That's what makes Danny Shelton so special.
The 6'2", 339-pound nose tackle had an All-America season in 2014 and only seems poised to get better as his work ethic (his biggest question mark) matures in the professional ranks. Either way, the raw tools are there for him to contribute as a first-year player.
Shelton had nine sacks, 16.5 tackles for loss and one epic highlight in which he barrel-rolled his way to the quarterback this season.
It's scary to think that this might be the tip of the iceberg.
CB Trae Waynes, Michigan State
Trae Waynes is the best all-around cornerback in the draft. There are better athletes (Marcus Peters), better technicians (Alex Carter) and better run defenders (Jalen Collins), but all of those players have weaknesses that teams will have to draft them in spite of.
Waynes does a little bit of everything.
At 6'1", 182 pounds, he has solid size for the position and has learned press-man tactics under coordinator Pat Narduzzi. He has the speed one expects from the son of former track stars and the toughness one expects from a Mark Dantonio-coached product.
"The predraft numbers project Trae as a likely first-round selection, and there's no question that he'll be an outstanding corner at the next level," Dantonio said in a statement released by the school.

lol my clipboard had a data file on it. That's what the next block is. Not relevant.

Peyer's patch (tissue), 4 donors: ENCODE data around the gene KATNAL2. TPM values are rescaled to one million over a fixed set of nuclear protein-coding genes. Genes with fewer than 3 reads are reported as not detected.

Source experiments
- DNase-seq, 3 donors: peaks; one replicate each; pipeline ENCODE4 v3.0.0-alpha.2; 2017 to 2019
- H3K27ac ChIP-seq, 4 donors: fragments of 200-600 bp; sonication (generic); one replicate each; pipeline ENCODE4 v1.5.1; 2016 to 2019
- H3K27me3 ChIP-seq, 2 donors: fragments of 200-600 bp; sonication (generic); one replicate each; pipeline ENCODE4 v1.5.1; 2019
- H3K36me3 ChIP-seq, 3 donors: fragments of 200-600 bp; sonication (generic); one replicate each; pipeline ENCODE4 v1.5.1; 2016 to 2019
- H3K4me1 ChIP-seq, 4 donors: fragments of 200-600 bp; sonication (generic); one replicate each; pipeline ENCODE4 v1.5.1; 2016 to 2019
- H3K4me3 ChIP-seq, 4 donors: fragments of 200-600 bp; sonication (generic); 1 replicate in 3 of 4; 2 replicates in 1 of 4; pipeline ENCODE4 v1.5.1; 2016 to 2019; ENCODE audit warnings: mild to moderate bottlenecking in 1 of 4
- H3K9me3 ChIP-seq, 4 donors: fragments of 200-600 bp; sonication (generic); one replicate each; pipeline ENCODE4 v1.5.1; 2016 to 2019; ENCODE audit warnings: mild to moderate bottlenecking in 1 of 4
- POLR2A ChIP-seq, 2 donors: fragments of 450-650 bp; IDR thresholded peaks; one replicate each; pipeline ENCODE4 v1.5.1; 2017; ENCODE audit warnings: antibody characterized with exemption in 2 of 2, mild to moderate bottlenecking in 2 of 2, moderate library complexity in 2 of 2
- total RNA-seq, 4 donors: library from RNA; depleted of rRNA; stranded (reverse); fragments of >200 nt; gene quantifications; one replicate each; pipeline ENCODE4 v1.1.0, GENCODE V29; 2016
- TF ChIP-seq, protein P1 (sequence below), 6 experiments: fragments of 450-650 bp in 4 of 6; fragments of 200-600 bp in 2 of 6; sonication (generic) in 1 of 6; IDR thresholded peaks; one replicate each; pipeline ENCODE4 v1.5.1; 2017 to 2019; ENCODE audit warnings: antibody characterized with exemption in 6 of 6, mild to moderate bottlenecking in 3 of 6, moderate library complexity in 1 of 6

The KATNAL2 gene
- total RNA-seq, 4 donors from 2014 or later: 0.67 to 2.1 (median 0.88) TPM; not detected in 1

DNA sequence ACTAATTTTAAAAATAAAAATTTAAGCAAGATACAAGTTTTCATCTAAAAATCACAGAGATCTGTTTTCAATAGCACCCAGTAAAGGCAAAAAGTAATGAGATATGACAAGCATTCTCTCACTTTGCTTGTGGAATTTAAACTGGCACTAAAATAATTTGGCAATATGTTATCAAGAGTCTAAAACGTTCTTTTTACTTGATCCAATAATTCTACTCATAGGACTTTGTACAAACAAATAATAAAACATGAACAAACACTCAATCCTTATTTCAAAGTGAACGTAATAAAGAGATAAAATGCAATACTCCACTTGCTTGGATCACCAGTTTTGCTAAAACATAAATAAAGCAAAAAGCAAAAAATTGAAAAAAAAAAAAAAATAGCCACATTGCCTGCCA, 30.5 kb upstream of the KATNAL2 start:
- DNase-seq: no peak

It shouldn't take him long to make an impact.
DL Leonard Williams, USC
Leonard Williams is the closest thing to a "cant-miss" prospect in the draft class. It is hard to see him not becoming a Pro Bowler.
That doesn't mean he'll be a Pro Bowler as a rookie, necessarily, but it does mean he'll start in Week 1. There aren't many 6'5", 300-pound linemen with the speed to play end and the strength to play tackle, and even fewer who exert as much passion as Williams does.
"His quickness and an effective swim move there make him virtually impossible for interior linemen at the collegiate level to handle him one-on-one," Dane Brugler of CBSSports.com wrote of Williams.
Interior linemen at the NFL level won't fare much better.